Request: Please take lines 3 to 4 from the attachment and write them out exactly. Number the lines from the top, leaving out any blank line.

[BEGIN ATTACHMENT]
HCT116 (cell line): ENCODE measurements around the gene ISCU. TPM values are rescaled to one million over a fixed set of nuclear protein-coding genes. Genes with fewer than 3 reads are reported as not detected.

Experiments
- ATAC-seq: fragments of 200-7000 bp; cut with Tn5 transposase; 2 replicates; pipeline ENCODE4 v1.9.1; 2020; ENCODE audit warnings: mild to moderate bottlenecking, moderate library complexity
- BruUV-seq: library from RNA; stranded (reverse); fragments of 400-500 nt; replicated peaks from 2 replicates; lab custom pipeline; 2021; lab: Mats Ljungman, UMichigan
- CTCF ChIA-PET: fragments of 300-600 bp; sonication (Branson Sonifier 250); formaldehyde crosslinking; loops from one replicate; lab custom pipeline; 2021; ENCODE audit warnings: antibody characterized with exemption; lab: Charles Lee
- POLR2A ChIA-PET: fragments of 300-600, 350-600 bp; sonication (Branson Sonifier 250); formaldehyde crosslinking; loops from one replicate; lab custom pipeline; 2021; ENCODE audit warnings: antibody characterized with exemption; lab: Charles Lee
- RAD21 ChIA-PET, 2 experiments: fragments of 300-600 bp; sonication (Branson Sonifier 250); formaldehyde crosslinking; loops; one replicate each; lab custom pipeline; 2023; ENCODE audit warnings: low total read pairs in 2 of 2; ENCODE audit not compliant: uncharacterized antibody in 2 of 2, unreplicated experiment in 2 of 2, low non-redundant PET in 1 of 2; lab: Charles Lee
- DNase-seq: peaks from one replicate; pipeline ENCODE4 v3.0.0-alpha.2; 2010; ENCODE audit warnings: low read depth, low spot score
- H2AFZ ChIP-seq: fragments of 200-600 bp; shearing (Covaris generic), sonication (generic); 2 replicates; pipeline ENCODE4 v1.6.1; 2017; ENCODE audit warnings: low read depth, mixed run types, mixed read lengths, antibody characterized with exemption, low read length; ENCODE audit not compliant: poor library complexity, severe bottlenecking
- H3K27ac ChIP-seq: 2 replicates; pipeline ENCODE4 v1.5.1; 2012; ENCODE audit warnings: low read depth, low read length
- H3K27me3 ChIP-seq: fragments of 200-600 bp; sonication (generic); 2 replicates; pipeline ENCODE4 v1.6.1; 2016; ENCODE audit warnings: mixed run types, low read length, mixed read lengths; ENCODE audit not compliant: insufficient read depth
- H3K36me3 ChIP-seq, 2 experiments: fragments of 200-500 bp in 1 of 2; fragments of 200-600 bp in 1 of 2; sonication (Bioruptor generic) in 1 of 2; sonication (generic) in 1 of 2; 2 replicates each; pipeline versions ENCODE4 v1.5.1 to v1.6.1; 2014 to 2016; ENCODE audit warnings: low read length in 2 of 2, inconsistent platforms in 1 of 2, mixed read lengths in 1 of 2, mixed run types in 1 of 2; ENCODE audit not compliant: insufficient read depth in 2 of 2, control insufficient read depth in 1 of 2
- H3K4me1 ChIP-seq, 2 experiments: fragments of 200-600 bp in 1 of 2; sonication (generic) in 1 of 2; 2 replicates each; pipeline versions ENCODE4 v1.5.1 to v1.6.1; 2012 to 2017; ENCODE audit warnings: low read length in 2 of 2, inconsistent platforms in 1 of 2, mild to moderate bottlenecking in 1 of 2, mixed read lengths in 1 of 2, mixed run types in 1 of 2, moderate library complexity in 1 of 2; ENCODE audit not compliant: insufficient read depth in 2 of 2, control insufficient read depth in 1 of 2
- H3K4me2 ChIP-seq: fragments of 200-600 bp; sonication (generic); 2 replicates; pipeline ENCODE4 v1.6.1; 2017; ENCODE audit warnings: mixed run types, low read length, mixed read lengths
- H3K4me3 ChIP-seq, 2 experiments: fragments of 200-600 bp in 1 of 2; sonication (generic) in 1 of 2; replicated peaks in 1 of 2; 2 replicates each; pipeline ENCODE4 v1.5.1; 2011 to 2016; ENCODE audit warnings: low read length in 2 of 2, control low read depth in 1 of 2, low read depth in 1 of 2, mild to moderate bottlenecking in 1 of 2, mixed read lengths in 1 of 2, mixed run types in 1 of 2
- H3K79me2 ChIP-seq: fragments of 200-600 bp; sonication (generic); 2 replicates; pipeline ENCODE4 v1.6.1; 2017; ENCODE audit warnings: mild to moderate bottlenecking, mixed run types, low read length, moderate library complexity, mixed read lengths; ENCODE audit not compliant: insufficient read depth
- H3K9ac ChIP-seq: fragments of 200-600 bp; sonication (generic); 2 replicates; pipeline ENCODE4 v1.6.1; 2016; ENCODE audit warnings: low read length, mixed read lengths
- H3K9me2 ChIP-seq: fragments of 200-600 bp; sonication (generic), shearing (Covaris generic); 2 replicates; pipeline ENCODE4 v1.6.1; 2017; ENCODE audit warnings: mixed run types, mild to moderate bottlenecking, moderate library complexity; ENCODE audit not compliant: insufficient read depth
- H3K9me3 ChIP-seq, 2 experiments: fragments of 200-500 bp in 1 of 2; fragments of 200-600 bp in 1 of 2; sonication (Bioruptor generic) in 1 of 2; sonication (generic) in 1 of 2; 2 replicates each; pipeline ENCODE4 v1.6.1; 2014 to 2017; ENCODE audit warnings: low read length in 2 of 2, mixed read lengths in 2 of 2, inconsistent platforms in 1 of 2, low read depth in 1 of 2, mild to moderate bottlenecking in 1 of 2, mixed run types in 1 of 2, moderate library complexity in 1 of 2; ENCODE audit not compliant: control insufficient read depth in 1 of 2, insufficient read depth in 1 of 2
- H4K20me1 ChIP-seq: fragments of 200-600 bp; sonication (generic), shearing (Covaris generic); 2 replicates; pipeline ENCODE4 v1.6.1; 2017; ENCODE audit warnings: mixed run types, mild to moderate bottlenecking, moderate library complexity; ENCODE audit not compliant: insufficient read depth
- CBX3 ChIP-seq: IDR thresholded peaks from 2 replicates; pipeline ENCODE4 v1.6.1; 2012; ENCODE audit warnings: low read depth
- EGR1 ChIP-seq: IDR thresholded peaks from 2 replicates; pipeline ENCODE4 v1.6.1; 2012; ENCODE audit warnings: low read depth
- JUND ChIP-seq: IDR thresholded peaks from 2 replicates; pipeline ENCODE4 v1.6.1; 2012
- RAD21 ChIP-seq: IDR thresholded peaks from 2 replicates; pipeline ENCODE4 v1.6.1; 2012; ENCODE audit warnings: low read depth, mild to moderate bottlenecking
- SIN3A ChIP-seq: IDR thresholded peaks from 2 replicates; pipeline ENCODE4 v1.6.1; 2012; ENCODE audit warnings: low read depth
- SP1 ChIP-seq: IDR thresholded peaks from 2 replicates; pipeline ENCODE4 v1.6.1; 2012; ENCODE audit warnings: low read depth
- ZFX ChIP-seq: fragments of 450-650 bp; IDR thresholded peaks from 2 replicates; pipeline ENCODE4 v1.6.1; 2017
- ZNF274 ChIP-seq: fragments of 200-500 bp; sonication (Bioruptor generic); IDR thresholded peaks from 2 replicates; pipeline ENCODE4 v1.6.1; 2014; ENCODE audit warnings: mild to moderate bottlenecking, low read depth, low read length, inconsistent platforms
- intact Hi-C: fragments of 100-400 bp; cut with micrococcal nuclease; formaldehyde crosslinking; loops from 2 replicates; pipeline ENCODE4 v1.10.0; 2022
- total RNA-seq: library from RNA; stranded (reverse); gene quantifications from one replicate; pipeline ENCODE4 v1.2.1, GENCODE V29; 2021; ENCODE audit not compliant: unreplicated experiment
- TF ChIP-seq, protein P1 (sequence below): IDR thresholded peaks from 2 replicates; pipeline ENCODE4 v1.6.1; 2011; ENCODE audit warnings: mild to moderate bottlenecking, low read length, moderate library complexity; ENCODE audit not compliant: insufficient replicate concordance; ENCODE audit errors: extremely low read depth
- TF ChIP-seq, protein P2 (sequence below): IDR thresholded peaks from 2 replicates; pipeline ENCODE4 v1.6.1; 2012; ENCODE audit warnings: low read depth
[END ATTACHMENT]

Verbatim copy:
- ATAC-seq: fragments of 200-7000 bp; cut with Tn5 transposase; 2 replicates; pipeline ENCODE4 v1.9.1; 2020; ENCODE audit warnings: mild to moderate bottlenecking, moderate library complexity
- BruUV-seq: library from RNA; stranded (reverse); fragments of 400-500 nt; replicated peaks from 2 replicates; lab custom pipeline; 2021; lab: Mats Ljungman, UMichigan